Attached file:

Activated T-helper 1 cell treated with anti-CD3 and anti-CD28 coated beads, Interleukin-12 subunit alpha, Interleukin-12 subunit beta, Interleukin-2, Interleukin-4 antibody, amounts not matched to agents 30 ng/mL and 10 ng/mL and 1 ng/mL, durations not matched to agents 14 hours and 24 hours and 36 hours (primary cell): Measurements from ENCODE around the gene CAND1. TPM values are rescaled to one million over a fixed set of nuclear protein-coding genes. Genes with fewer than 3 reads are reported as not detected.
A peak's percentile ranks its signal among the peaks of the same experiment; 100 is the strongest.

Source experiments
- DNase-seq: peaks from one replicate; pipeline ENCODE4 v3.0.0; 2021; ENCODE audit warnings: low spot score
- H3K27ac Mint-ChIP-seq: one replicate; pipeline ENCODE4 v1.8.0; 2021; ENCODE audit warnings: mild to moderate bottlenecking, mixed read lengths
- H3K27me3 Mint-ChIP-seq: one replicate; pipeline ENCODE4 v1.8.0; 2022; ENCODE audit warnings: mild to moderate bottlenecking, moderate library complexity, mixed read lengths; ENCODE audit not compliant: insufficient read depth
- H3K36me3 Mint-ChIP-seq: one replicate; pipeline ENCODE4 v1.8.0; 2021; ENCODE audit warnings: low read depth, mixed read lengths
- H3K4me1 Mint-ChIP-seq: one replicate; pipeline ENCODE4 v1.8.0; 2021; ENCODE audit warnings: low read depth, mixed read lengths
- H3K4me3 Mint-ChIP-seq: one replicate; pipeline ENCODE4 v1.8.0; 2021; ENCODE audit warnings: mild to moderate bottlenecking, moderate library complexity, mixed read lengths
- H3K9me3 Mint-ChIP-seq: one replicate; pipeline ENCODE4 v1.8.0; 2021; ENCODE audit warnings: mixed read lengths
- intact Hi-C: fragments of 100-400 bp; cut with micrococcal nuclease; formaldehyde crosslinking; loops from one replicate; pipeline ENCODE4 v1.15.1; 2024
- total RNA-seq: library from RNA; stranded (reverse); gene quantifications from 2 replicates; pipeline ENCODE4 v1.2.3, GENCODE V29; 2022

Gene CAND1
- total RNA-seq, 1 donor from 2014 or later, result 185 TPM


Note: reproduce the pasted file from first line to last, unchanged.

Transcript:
Activated T-helper 1 cell treated with anti-CD3 and anti-CD28 coated beads, Interleukin-12 subunit alpha, Interleukin-12 subunit beta, Interleukin-2, Interleukin-4 antibody, amounts not matched to agents 30 ng/mL and 10 ng/mL and 1 ng/mL, durations not matched to agents 14 hours and 24 hours and 36 hours (primary cell): Measurements from ENCODE around the gene CAND1. TPM values are rescaled to one million over a fixed set of nuclear protein-coding genes. Genes with fewer than 3 reads are reported as not detected.
A peak's percentile ranks its signal among the peaks of the same experiment; 100 is the strongest.

Source experiments
- DNase-seq: peaks from one replicate; pipeline ENCODE4 v3.0.0; 2021; ENCODE audit warnings: low spot score
- H3K27ac Mint-ChIP-seq: one replicate; pipeline ENCODE4 v1.8.0; 2021; ENCODE audit warnings: mild to moderate bottlenecking, mixed read lengths
- H3K27me3 Mint-ChIP-seq: one replicate; pipeline ENCODE4 v1.8.0; 2022; ENCODE audit warnings: mild to moderate bottlenecking, moderate library complexity, mixed read lengths; ENCODE audit not compliant: insufficient read depth
- H3K36me3 Mint-ChIP-seq: one replicate; pipeline ENCODE4 v1.8.0; 2021; ENCODE audit warnings: low read depth, mixed read lengths
- H3K4me1 Mint-ChIP-seq: one replicate; pipeline ENCODE4 v1.8.0; 2021; ENCODE audit warnings: low read depth, mixed read lengths
- H3K4me3 Mint-ChIP-seq: one replicate; pipeline ENCODE4 v1.8.0; 2021; ENCODE audit warnings: mild to moderate bottlenecking, moderate library complexity, mixed read lengths
- H3K9me3 Mint-ChIP-seq: one replicate; pipeline ENCODE4 v1.8.0; 2021; ENCODE audit warnings: mixed read lengths
- intact Hi-C: fragments of 100-400 bp; cut with micrococcal nuclease; formaldehyde crosslinking; loops from one replicate; pipeline ENCODE4 v1.15.1; 2024
- total RNA-seq: library from RNA; stranded (reverse); gene quantifications from 2 replicates; pipeline ENCODE4 v1.2.3, GENCODE V29; 2022

Gene CAND1
- total RNA-seq, 1 donor from 2014 or later, result 185 TPM